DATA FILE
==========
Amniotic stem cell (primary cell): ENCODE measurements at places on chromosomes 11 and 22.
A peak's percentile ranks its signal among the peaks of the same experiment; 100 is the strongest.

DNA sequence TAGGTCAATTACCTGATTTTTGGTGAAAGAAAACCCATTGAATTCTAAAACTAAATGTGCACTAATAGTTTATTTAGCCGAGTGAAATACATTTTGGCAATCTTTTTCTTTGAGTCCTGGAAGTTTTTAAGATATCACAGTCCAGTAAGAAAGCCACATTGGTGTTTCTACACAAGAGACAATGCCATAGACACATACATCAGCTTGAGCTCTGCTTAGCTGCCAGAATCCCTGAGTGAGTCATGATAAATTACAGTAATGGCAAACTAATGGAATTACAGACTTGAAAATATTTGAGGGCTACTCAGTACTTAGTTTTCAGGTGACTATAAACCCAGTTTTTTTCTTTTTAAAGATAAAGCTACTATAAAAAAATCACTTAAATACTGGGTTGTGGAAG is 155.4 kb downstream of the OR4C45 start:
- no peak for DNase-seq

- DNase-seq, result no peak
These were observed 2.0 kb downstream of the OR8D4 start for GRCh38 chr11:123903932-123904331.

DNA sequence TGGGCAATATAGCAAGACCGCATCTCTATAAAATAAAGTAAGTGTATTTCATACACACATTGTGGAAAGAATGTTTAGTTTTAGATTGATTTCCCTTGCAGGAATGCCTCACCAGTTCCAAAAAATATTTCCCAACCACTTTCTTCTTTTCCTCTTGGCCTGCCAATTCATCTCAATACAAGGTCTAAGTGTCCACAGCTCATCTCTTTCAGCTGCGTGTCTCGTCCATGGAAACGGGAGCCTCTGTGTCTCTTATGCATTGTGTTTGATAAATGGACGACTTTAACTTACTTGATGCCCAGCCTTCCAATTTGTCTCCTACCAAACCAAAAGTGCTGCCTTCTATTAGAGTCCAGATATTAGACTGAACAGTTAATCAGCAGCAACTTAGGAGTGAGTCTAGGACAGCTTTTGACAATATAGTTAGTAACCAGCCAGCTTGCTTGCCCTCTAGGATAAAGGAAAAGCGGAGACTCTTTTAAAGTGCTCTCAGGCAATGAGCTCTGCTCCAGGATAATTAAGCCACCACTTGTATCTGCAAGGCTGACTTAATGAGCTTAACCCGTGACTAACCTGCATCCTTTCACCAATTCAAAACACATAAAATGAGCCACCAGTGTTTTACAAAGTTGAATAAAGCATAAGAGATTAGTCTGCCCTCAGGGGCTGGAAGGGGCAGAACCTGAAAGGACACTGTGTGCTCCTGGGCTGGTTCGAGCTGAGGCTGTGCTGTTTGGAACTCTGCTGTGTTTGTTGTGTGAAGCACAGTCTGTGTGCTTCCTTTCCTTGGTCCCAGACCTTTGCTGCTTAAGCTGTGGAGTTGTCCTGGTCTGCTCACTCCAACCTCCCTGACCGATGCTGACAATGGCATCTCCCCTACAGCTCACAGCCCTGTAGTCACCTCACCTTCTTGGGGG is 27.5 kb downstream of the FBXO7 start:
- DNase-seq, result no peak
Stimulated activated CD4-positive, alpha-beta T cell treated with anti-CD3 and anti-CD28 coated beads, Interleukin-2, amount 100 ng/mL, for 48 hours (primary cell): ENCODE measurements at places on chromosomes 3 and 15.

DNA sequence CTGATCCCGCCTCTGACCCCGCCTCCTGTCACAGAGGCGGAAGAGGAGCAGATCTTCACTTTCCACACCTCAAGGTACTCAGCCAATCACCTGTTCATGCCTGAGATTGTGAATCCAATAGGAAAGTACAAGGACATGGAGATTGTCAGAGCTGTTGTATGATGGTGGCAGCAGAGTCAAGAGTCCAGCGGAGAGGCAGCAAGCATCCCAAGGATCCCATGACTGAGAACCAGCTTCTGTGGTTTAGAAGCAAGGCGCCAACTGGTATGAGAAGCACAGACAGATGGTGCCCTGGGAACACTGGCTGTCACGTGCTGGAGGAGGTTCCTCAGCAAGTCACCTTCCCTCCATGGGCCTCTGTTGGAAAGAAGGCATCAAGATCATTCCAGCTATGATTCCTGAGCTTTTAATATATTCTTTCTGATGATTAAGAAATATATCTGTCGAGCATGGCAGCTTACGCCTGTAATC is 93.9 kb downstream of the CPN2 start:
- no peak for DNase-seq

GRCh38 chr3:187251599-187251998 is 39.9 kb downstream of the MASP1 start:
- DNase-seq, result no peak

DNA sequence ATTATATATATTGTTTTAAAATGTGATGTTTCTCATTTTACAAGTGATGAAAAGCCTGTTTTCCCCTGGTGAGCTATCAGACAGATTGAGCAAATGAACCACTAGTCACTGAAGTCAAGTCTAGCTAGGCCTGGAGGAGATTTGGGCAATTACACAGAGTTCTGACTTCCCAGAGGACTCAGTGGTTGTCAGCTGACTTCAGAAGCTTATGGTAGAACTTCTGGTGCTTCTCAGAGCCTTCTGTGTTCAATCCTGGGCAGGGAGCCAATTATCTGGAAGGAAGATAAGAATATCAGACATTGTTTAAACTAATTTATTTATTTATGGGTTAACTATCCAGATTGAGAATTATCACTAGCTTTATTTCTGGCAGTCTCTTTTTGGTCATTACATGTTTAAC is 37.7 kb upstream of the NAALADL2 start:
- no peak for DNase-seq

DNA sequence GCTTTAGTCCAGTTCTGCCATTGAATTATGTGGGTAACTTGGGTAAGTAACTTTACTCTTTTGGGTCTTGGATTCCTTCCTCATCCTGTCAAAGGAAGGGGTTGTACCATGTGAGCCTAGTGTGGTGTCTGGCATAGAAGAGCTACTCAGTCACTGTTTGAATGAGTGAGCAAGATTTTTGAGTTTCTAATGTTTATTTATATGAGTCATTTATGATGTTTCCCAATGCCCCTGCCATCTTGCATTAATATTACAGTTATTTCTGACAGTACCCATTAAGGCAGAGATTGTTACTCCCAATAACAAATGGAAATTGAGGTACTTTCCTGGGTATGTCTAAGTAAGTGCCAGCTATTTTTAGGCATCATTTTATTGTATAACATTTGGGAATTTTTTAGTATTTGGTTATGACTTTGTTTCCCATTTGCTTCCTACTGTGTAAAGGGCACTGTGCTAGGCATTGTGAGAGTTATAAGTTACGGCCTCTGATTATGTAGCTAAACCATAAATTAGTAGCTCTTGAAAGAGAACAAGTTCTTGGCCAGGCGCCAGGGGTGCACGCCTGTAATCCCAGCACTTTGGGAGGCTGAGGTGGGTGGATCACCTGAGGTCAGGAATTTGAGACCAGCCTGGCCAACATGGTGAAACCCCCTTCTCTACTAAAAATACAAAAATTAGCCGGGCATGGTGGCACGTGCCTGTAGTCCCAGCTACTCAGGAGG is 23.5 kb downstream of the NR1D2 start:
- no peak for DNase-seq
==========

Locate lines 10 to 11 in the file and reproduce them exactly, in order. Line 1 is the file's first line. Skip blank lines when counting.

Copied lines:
DNA sequence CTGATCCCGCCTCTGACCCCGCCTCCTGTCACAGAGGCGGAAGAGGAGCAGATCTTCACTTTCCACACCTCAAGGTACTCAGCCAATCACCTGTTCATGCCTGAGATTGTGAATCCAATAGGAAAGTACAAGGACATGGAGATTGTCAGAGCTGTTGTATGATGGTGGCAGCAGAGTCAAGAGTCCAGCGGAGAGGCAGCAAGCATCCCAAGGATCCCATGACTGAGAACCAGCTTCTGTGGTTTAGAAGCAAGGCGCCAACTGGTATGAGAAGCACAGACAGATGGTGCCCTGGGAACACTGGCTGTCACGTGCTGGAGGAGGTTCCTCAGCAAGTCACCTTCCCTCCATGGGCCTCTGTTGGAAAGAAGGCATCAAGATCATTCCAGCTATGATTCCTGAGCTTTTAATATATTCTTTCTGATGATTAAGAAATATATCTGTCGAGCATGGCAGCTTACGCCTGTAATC is 93.9 kb downstream of the CPN2 start:
- no peak for DNase-seq